Politics & Government

California bill seeks to legalize marijuana

Smoke weed — help the state?

Marijuana would be sold and taxed openly in California to adults 21 and older if legislation proposed Monday is signed into law.

Assemblyman Tom Ammiano, D-San Francisco, said his bill could generate big bucks for a cash-starved state while freeing law enforcement agencies to focus on worse crimes.

"I think there's a mentality throughout the state and the country that this isn't the highest priority – and that maybe we should start to reassess," he said.

Critics counter that it makes no sense for a Legislature so concerned about health that it has restricted use of trans fats in restaurants to legalize the smoking of a potentially harmful drug.

"I think substance abuse is just ruining our society," said Assemblyman Paul Cook, R-Yucca Valley. "I can't support that."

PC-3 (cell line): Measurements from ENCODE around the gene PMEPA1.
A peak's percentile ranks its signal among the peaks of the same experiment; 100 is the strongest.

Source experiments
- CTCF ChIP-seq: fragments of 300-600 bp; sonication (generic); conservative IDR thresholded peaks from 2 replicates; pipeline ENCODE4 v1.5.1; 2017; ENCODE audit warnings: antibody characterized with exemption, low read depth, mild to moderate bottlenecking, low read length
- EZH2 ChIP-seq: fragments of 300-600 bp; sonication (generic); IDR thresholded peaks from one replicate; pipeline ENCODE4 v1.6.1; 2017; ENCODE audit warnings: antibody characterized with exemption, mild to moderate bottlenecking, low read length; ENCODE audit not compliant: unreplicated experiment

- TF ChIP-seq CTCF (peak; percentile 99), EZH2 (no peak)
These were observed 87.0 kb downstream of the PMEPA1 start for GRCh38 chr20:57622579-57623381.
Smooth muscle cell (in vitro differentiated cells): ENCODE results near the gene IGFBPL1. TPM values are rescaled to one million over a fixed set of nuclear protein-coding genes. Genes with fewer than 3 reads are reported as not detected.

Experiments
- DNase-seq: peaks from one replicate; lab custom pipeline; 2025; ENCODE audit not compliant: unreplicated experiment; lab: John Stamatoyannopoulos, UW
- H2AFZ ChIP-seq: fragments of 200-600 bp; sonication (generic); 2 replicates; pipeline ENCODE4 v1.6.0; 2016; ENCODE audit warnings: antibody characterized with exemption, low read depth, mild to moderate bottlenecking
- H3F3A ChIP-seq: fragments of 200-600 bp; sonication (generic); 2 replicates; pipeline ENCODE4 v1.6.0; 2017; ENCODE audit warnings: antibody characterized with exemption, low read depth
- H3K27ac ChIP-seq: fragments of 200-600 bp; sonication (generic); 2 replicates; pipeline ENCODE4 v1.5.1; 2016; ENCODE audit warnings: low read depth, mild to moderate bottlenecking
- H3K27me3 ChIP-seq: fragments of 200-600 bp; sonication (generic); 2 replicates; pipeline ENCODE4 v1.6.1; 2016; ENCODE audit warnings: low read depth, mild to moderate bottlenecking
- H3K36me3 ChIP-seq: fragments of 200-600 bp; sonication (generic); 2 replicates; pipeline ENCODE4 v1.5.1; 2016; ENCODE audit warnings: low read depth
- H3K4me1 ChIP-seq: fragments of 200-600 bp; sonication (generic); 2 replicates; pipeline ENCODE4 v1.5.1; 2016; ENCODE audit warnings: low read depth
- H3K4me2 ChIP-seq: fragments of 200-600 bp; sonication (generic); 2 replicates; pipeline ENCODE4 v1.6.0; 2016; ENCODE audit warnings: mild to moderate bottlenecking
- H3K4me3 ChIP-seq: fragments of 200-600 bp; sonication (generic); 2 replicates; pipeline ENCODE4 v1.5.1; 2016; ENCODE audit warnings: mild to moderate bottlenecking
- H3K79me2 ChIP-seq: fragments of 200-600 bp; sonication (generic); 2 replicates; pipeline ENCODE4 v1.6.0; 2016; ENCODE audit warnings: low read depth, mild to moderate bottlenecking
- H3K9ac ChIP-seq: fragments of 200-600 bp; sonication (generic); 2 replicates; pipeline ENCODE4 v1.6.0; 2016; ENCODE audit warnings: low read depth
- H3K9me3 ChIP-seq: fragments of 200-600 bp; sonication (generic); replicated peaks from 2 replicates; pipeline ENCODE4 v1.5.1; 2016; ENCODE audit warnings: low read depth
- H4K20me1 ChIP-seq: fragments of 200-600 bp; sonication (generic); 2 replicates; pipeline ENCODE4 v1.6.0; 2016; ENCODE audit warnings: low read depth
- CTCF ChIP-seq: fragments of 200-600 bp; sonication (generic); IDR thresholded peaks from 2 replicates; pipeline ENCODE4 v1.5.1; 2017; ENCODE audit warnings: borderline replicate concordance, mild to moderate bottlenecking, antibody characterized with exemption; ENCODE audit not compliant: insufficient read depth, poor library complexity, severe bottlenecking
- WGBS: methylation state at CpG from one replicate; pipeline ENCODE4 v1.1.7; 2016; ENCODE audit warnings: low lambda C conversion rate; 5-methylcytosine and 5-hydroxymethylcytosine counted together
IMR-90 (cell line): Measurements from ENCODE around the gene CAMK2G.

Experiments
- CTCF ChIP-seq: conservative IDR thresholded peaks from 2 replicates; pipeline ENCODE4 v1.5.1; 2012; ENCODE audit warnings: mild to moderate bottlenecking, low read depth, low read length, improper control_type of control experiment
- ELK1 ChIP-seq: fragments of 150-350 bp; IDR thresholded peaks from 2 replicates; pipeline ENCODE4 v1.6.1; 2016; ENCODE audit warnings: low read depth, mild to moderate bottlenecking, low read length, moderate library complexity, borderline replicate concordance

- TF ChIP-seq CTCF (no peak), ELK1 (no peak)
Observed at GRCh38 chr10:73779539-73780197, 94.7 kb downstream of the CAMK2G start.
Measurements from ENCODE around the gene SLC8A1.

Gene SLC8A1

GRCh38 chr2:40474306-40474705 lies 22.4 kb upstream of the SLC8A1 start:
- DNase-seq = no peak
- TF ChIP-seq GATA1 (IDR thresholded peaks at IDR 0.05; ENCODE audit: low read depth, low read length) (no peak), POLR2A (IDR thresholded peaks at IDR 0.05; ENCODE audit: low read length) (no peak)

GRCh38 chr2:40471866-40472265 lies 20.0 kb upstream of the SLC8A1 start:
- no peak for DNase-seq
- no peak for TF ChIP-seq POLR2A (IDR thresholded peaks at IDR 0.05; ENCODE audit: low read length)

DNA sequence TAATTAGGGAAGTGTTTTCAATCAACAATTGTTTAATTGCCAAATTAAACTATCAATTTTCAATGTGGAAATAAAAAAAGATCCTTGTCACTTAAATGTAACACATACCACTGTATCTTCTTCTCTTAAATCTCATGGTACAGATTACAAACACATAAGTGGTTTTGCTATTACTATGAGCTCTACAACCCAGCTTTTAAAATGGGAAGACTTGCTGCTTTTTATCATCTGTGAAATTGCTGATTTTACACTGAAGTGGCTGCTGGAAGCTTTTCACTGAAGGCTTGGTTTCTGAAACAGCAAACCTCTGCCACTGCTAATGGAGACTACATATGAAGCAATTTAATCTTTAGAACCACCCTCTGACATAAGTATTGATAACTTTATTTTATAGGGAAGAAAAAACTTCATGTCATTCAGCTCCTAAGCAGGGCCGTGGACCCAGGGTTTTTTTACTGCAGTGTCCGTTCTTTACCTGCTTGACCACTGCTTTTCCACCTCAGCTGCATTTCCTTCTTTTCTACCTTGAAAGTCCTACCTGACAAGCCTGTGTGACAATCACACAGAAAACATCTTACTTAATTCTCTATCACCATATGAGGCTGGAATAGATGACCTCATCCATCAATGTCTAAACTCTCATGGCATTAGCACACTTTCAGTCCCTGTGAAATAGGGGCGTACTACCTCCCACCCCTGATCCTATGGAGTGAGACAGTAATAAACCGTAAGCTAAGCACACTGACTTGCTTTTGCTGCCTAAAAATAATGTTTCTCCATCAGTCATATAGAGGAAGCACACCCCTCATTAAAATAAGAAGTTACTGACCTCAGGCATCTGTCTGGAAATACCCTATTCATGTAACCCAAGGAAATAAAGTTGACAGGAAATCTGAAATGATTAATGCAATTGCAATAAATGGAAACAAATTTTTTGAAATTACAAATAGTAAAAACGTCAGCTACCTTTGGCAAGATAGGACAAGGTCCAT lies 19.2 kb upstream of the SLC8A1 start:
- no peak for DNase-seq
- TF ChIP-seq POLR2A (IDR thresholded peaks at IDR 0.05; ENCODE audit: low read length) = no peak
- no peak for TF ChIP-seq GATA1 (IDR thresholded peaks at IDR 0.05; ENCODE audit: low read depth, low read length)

"I think it's a slippery slope," Assemblyman Tom Berryhill, R-Modesto, said of easing pot laws. "We'll do everything we can to defeat it."

Medical use of marijuana already is legal in California, but the new legislation would go a step further by allowing recreational use.

Assembly Bill 390 would charge cannabis wholesalers $5,000 initially and $2,500 annually for the right to distribute weed.

Retail outlets would pay fees of $50 per ounce of cannabis to generate revenue for drug education programs statewide.

The bill would prohibit cannabis near schools. It also would ban smoking it in public places or growing it in public view.

Before California could sell marijuana openly, however, it would have to persuade the federal government to alter its prohibition on pot.

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